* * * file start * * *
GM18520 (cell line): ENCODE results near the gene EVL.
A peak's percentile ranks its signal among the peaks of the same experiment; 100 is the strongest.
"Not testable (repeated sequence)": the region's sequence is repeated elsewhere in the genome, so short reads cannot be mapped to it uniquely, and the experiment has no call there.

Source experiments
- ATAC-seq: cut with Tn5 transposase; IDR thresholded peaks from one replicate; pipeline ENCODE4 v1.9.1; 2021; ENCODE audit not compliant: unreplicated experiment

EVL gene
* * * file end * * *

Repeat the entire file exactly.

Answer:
GM18520 (cell line): ENCODE results near the gene EVL.
A peak's percentile ranks its signal among the peaks of the same experiment; 100 is the strongest.
"Not testable (repeated sequence)": the region's sequence is repeated elsewhere in the genome, so short reads cannot be mapped to it uniquely, and the experiment has no call there.

Source experiments
- ATAC-seq: cut with Tn5 transposase; IDR thresholded peaks from one replicate; pipeline ENCODE4 v1.9.1; 2021; ENCODE audit not compliant: unreplicated experiment

EVL gene